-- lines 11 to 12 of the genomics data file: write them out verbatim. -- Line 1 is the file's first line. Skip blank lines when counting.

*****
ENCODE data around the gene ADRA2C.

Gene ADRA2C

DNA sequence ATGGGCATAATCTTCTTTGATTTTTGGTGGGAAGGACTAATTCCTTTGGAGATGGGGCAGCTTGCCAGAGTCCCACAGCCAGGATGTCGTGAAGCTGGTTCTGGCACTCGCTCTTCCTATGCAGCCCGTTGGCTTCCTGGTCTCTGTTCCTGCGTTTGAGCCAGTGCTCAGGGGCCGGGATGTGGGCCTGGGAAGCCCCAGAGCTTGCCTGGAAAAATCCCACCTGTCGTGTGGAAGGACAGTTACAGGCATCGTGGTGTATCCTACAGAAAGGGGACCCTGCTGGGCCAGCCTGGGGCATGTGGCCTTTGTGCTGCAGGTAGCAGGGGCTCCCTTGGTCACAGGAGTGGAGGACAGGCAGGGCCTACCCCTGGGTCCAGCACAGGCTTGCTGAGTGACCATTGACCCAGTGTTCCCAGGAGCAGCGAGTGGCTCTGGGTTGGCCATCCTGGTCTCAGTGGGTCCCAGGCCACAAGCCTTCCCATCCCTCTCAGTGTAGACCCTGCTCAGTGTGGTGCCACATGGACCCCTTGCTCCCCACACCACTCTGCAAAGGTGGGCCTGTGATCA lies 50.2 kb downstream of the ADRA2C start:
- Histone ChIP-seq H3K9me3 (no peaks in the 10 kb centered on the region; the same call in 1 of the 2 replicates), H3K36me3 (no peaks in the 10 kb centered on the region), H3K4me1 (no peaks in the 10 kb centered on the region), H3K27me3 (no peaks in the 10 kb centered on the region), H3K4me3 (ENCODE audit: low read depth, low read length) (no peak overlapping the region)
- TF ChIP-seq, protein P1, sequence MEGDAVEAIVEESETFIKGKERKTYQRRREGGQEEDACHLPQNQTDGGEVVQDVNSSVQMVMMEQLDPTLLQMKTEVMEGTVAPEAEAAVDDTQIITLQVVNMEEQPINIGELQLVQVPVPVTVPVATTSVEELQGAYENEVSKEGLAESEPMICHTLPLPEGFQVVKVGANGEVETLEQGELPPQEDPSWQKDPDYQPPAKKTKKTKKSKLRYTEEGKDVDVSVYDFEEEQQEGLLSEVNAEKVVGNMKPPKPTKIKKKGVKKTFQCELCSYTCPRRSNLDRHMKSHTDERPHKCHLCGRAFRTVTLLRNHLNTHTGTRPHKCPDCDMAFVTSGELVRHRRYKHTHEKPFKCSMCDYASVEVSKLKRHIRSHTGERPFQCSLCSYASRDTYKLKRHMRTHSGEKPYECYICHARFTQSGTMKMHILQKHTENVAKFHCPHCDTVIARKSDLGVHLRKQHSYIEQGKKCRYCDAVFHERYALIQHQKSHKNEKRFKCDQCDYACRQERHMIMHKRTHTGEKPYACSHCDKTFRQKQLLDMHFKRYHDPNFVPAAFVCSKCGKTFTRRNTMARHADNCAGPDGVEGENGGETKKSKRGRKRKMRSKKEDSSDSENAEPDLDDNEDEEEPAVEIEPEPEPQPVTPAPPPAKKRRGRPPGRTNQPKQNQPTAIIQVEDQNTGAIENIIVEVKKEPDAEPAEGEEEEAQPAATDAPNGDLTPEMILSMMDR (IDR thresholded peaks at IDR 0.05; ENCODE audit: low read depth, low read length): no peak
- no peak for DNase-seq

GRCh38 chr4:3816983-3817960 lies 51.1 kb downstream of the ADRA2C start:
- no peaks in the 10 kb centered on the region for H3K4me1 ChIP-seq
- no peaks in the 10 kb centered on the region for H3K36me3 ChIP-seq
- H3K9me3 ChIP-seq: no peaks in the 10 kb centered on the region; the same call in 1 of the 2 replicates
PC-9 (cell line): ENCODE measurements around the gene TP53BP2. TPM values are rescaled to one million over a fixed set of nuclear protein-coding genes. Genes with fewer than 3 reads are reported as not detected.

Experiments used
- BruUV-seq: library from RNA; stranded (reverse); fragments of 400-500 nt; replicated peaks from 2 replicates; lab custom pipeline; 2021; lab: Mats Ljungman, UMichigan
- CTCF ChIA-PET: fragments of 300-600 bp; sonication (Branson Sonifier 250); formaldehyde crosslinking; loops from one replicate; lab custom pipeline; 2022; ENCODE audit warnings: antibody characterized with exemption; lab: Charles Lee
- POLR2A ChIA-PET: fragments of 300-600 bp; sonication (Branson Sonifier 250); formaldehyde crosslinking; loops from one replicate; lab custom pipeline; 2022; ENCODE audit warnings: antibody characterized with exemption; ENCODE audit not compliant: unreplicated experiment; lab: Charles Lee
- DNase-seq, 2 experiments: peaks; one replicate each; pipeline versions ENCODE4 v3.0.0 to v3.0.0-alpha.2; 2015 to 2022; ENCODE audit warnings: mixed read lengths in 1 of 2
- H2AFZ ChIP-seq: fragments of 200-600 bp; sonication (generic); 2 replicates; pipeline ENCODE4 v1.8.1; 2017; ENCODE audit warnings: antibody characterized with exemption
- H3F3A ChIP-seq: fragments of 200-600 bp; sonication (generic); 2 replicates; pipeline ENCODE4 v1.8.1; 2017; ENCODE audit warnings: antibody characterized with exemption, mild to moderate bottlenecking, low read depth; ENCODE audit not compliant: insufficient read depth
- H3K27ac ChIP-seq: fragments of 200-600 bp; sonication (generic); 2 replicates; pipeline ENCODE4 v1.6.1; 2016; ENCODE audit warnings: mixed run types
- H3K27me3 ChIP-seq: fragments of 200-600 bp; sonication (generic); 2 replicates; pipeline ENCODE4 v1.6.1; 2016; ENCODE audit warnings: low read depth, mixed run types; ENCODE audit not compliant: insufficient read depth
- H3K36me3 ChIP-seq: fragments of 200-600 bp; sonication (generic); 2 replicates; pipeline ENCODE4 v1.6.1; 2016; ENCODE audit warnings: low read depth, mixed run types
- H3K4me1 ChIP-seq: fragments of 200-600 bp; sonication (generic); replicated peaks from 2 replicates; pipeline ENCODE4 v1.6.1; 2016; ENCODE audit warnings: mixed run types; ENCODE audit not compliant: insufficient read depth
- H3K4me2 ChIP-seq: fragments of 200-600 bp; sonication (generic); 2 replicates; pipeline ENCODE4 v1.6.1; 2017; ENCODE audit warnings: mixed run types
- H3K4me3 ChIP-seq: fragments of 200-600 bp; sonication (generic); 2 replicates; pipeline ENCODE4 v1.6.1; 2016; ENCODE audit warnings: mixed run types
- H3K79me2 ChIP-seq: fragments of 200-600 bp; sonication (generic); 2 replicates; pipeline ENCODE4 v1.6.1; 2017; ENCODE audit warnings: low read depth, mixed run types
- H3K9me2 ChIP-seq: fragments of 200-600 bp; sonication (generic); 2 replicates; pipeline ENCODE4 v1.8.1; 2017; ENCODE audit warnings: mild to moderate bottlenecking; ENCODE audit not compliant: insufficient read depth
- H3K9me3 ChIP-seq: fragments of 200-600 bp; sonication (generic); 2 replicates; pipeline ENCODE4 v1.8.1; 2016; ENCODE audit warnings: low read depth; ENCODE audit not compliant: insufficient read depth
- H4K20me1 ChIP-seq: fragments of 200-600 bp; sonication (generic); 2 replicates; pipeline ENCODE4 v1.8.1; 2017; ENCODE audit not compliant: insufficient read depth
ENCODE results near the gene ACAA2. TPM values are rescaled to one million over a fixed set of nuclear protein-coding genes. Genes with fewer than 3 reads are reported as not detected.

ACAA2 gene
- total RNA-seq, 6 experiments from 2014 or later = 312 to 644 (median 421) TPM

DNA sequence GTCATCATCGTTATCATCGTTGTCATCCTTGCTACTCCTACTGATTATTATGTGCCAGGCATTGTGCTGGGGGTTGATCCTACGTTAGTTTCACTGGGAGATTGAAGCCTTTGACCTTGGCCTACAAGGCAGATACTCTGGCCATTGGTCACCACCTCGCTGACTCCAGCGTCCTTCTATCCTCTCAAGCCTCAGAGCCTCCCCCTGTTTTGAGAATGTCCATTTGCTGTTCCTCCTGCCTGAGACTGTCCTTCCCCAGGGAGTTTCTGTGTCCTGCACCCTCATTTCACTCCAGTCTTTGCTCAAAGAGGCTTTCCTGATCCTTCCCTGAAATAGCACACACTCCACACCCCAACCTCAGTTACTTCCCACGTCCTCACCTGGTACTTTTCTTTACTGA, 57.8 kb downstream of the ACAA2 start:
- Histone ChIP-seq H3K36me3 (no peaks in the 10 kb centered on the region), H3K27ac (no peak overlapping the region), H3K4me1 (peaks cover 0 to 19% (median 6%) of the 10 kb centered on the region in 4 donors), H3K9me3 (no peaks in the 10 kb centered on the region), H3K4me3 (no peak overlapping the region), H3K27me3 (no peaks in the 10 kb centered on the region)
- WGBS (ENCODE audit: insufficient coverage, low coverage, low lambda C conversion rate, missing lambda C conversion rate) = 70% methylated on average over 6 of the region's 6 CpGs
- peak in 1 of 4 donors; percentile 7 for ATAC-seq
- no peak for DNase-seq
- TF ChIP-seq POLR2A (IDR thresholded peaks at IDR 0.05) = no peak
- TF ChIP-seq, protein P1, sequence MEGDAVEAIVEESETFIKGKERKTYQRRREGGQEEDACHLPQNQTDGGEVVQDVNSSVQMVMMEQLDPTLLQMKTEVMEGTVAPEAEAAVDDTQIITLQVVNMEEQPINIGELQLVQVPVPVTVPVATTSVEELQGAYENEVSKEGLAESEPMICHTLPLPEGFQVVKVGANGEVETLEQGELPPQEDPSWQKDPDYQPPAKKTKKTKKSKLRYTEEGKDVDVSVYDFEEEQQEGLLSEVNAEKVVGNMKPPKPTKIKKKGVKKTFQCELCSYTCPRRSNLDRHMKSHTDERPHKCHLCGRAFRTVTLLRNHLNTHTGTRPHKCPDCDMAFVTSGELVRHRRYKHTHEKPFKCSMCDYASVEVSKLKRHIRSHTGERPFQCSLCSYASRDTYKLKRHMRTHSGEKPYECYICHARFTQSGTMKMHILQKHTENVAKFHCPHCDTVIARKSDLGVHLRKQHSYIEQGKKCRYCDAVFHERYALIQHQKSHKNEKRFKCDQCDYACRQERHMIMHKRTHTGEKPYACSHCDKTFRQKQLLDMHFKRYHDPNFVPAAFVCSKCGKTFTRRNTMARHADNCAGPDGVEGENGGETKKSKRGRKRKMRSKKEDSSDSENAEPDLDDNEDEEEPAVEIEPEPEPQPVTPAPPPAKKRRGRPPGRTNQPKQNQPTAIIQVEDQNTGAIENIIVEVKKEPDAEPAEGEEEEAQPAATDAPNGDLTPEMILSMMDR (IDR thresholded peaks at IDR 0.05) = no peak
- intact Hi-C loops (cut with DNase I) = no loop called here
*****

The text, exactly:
PC-9 (cell line): ENCODE measurements around the gene TP53BP2. TPM values are rescaled to one million over a fixed set of nuclear protein-coding genes. Genes with fewer than 3 reads are reported as not detected.

Experiments used